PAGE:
If we can have a 17-year-old American Idol, we can certainly have a 17-year-old Final Cut expert.
Meet Connor Crosby, high school student and Final Cut trainer. Located in Lowell, Massachusetts, he already has an online business devoted to Final Cut training: FinalCutWhiz.com.
“I really don’t consider myself a full whiz, but I do consider myself very knowledge about Final Cut,” Crosby says.
Started in March, the site offers beginner and expert tutorials for Final Cut Studio. Crosby is starting small: he only has three FCS tutorials so far, but he expects to add a lot more once Final Cut Pro X launches in June. He’s especially looking forward to the inclusion of background rendering.
Crosby began gaining Final Cut experience four years ago, when he started volunteering for a local cable access channel, Burlington Cable Access Television. It’s his job to edit footage and add graphics for local baseball and basketball games.
“I figured I could learn and use my skills and have fun with it,” says Crosby.
As he learned more about Final Cut, his fellow students began to look to him for editing help. To share his knowledge, he started his own YouTube Channel (Connor Crosby Productions, which includes tutorials and reviews) and Final Cut Whiz.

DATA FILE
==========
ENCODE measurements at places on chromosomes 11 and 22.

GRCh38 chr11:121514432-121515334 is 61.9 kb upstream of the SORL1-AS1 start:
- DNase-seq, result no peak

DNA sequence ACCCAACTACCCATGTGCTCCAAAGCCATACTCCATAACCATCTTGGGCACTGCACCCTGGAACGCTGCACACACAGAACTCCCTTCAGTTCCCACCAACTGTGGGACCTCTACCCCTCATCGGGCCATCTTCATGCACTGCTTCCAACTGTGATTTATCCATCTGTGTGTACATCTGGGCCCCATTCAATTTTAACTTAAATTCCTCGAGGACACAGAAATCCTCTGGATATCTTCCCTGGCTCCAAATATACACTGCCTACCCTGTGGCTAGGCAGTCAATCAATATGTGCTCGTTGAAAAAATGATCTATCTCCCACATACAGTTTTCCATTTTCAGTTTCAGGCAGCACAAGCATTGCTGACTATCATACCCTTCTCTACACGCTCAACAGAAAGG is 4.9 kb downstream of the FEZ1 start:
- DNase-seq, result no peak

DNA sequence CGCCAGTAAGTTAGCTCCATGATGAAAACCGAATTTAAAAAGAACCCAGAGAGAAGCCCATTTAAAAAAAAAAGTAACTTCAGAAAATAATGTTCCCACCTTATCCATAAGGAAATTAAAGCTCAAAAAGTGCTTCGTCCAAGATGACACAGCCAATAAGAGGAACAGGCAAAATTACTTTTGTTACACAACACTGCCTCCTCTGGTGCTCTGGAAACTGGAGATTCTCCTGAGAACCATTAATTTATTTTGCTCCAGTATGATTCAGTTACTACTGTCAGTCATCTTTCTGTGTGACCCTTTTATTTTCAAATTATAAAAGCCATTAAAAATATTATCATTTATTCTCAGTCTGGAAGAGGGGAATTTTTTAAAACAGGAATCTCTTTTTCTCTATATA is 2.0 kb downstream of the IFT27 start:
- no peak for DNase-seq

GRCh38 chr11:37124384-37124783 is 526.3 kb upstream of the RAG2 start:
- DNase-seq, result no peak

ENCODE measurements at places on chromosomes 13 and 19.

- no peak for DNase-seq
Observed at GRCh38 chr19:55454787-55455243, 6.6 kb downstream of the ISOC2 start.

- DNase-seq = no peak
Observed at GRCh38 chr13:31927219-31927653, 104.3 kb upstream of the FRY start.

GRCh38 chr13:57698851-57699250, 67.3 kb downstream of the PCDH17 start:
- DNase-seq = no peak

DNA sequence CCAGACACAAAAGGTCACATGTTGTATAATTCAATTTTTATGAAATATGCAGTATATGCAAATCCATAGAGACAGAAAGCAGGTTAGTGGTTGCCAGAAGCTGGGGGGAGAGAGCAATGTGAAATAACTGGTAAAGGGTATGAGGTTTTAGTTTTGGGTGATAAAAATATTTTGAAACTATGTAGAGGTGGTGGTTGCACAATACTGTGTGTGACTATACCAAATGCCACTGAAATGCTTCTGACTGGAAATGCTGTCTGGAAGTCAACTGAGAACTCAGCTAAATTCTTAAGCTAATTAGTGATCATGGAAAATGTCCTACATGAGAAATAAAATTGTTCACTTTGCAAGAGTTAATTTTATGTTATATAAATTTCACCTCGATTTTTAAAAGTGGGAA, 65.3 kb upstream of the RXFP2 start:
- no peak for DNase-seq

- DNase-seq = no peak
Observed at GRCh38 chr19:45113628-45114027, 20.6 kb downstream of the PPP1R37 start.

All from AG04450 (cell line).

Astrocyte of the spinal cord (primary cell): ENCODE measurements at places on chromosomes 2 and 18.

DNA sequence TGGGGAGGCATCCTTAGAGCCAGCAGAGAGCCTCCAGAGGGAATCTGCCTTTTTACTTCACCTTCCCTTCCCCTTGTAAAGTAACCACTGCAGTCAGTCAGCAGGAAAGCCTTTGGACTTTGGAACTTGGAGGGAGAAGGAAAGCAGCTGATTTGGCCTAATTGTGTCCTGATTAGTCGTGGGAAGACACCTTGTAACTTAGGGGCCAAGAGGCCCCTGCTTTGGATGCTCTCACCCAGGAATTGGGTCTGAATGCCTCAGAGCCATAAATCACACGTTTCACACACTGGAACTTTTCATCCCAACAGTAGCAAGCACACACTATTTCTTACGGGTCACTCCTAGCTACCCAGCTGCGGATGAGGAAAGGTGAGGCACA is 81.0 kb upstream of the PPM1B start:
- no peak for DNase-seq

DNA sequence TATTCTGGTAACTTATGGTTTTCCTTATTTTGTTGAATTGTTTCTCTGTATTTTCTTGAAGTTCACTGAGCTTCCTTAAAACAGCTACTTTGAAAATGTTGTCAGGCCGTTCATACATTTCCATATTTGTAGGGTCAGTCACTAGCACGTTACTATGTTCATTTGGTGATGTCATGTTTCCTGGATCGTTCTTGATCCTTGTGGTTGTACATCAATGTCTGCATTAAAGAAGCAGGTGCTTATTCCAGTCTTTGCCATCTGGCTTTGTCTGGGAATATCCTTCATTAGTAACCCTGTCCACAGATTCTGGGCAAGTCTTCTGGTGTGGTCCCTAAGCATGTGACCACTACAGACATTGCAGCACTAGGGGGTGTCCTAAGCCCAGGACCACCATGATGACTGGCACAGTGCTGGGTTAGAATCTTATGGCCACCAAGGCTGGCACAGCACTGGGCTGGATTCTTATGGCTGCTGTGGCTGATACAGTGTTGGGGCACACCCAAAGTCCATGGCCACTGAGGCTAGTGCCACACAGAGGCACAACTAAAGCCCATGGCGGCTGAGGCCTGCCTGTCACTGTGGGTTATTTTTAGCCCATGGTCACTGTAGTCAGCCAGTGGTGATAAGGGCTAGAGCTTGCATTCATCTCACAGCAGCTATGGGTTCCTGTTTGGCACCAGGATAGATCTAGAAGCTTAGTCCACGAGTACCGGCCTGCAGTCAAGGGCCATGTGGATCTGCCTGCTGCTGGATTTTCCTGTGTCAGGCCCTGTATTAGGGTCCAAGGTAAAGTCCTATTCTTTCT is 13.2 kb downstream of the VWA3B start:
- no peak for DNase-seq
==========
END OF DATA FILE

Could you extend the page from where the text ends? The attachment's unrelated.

Need help with your own editing? Here are three favorite tips from Crosby:
1. Discover the Roll Tool
Crosby recently learned about the Roll Tool in the Final Cut tool panel and says it’s a huge time-saver. Use it when you trim the end off one clip, leaving a small gap in your footage. Rather than manually dragging all the later clips over to close the gap, use the Roll Tool to slide your clips over. Simply click and drag on the gap you don’t want to shift your clips.
2. Fix Problem Exposures
Crosby’s friends often come to him with overexposed footage, or footage that wasn’t white balanced, and ask for help saving it. The answer is the Three-Way Color Corrector in the Effects tab. It can’t make overexposed footage look perfect, but it can lower the white levels while raising blacks and mid-levels. For non-white balanced footage, use the eye dropper to select an area that should be white. The tool will then adjust all the other colors. Crosby calls it “a life-saver.”
3. Get Great Green Screen Effects
For perfect chroma key effects, use the eye dropper tool to select the green (or other color) you want to remove. Getting good results is a challenge without the eye dropper, Crosby says, but simple with it.
Besides thinking about video editing, Crosby is also thinking about colleges. He’s considering Ithaca, Boston University, and Emerson, all of which have strong film programs. After that, he’d like to head to the Golden State.
“I’m hoping to go to Hollywood and become either an editor or a director,” Crosby says. We’ll check back with him to get more tips once Final Cut Pro X launches.